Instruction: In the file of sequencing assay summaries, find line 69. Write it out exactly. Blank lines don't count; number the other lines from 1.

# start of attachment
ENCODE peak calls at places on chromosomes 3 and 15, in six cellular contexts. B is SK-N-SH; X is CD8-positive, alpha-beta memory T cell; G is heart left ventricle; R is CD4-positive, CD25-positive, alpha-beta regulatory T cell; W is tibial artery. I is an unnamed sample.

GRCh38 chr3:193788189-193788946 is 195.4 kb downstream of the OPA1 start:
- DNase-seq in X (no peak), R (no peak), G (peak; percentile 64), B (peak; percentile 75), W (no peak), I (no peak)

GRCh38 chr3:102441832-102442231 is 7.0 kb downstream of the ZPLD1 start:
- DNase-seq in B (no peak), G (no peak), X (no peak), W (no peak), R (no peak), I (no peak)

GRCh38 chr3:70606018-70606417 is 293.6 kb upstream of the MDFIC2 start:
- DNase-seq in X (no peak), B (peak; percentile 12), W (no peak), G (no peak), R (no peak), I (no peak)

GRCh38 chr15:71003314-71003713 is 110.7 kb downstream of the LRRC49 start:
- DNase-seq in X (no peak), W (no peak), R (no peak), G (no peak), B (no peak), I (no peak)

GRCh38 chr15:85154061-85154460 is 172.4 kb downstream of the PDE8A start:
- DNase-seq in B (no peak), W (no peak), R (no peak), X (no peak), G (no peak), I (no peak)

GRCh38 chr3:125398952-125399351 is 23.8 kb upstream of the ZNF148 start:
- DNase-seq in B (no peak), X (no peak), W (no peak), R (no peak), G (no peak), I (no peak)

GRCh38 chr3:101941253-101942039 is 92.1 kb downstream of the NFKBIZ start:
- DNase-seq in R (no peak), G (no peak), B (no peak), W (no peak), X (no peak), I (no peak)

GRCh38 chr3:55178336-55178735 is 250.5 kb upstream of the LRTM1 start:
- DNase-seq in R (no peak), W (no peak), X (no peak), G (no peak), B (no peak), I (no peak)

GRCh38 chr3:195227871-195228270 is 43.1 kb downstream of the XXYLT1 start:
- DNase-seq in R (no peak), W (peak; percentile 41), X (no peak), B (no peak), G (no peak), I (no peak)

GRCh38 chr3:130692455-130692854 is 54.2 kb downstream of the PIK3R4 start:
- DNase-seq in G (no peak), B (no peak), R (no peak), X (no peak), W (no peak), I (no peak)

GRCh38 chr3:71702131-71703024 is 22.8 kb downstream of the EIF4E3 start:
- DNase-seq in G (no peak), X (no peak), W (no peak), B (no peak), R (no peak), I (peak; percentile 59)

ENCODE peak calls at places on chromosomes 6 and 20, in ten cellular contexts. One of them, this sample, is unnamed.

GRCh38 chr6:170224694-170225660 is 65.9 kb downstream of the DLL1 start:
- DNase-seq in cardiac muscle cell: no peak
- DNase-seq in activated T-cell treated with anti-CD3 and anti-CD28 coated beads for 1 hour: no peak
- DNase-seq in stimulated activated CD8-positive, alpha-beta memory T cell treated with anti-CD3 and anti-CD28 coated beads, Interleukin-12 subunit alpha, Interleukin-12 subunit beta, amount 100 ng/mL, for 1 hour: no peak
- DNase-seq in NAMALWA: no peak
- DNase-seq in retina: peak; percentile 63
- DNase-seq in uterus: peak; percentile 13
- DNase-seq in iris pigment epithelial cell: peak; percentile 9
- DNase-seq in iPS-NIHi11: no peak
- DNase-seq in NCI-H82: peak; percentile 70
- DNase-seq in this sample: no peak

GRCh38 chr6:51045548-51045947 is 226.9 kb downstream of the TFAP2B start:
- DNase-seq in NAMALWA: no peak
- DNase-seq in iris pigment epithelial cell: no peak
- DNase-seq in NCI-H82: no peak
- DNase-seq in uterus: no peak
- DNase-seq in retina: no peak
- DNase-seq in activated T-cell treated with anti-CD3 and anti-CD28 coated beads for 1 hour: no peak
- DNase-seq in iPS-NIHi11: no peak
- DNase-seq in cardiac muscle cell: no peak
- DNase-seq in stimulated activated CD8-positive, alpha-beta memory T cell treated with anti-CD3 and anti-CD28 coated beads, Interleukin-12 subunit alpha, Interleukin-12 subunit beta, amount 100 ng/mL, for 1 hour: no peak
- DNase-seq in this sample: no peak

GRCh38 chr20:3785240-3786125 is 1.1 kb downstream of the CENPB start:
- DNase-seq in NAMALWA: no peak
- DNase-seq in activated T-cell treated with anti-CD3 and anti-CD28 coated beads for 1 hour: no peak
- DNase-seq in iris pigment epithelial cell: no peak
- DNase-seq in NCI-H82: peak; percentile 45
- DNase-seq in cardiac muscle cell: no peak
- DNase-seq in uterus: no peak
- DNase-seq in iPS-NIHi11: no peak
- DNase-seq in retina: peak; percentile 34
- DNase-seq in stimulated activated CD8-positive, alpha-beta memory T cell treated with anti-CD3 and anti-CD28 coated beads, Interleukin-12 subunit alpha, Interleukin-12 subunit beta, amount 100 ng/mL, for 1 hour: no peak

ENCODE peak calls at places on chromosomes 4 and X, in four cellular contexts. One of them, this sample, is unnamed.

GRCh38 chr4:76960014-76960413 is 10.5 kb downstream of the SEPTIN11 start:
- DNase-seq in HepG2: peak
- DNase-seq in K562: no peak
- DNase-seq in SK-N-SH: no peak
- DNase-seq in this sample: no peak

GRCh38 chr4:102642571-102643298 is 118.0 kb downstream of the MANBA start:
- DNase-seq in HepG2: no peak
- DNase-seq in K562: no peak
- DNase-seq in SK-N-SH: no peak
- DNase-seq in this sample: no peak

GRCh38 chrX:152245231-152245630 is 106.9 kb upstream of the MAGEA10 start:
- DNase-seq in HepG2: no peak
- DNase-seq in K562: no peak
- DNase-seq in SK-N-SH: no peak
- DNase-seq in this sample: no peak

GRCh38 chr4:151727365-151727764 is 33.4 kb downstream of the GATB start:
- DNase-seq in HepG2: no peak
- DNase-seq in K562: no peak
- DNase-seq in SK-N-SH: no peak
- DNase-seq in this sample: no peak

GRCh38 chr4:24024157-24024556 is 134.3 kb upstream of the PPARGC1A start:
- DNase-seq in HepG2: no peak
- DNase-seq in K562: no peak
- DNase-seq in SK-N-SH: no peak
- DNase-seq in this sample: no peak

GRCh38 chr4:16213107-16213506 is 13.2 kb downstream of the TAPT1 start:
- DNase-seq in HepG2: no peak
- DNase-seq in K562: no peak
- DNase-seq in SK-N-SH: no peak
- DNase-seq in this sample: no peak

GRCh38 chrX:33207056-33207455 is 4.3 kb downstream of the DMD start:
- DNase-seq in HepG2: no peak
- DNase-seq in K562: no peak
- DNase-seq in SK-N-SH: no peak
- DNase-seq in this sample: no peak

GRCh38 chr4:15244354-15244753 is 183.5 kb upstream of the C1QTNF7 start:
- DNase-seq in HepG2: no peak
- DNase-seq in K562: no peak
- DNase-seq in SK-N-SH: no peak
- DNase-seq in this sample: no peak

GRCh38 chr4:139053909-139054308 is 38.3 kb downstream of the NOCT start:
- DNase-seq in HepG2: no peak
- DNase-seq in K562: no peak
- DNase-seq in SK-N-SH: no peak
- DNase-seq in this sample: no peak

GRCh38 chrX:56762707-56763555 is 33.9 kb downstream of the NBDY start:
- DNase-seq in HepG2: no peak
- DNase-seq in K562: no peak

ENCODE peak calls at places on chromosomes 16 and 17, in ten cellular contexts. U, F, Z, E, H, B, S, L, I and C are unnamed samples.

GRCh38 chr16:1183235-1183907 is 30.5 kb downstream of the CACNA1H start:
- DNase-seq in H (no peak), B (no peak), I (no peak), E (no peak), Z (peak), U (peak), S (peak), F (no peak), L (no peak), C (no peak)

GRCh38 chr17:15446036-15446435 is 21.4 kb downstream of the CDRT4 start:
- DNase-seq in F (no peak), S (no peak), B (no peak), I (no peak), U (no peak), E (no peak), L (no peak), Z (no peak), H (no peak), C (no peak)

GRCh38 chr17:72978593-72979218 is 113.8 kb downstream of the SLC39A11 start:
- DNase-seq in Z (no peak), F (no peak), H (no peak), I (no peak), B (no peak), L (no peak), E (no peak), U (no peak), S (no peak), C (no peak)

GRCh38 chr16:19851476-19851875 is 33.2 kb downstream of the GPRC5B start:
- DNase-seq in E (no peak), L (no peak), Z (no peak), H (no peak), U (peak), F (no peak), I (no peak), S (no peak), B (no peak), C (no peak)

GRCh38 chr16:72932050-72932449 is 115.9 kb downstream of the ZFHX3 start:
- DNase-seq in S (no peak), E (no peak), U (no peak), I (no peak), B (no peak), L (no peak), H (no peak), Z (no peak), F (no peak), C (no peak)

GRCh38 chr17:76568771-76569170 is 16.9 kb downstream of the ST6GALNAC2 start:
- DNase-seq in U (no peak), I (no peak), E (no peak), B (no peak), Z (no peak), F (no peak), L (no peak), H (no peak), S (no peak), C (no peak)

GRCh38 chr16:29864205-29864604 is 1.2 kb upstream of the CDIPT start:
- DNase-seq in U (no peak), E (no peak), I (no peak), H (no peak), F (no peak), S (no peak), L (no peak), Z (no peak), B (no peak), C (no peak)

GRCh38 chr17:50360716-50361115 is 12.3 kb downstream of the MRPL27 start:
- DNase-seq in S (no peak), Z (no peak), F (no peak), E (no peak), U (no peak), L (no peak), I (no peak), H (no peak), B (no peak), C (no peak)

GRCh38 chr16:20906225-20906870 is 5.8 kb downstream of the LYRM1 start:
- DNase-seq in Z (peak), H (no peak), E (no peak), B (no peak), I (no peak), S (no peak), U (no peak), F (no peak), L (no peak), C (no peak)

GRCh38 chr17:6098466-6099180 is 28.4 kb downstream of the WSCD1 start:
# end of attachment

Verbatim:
- DNase-seq in HepG2: no peak